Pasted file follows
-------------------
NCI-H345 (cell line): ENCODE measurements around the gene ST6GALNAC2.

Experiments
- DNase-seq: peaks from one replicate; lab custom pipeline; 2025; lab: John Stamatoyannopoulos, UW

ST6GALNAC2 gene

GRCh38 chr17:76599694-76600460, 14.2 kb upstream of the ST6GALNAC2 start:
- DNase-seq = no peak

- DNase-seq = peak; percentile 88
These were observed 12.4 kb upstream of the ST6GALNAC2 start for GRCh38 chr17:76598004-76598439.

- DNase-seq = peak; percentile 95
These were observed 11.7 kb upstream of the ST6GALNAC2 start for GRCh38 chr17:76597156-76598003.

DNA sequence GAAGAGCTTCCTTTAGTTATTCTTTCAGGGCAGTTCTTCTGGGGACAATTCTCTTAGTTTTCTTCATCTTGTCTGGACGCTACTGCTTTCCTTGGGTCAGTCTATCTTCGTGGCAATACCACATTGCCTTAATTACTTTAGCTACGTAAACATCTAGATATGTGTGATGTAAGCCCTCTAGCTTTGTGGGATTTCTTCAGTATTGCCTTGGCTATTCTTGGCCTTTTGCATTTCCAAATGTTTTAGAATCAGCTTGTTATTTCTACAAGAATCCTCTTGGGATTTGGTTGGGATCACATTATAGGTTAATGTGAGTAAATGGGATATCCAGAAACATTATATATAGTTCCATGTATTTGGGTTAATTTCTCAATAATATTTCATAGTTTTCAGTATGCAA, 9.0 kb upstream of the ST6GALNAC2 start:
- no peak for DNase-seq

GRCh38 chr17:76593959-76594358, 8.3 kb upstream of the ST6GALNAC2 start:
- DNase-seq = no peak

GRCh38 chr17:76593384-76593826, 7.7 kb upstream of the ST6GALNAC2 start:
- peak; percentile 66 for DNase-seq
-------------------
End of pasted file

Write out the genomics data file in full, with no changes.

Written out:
NCI-H345 (cell line): ENCODE measurements around the gene ST6GALNAC2.

Experiments
- DNase-seq: peaks from one replicate; lab custom pipeline; 2025; lab: John Stamatoyannopoulos, UW

ST6GALNAC2 gene

GRCh38 chr17:76599694-76600460, 14.2 kb upstream of the ST6GALNAC2 start:
- DNase-seq = no peak

- DNase-seq = peak; percentile 88
These were observed 12.4 kb upstream of the ST6GALNAC2 start for GRCh38 chr17:76598004-76598439.

- DNase-seq = peak; percentile 95
These were observed 11.7 kb upstream of the ST6GALNAC2 start for GRCh38 chr17:76597156-76598003.

DNA sequence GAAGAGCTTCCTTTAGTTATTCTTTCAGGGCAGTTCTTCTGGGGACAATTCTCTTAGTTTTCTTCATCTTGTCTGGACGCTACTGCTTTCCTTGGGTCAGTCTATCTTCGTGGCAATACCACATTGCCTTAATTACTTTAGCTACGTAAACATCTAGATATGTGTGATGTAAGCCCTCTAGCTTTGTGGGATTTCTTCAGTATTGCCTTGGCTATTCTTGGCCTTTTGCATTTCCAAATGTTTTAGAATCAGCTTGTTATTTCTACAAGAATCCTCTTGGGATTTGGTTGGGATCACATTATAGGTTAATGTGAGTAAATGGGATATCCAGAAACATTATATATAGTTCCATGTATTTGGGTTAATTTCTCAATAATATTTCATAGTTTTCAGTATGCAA, 9.0 kb upstream of the ST6GALNAC2 start:
- no peak for DNase-seq

GRCh38 chr17:76593959-76594358, 8.3 kb upstream of the ST6GALNAC2 start:
- DNase-seq = no peak

GRCh38 chr17:76593384-76593826, 7.7 kb upstream of the ST6GALNAC2 start:
- peak; percentile 66 for DNase-seq